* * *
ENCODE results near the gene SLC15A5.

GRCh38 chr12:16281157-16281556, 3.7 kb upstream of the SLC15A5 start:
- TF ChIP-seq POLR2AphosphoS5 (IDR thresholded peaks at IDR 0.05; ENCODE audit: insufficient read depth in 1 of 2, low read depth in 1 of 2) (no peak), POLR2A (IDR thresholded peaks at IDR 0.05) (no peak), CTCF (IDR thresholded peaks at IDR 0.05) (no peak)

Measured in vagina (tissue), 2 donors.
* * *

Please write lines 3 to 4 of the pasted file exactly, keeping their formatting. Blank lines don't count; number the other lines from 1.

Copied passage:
- TF ChIP-seq POLR2AphosphoS5 (IDR thresholded peaks at IDR 0.05; ENCODE audit: insufficient read depth in 1 of 2, low read depth in 1 of 2) (no peak), POLR2A (IDR thresholded peaks at IDR 0.05) (no peak), CTCF (IDR thresholded peaks at IDR 0.05) (no peak)

Measured in vagina (tissue), 2 donors.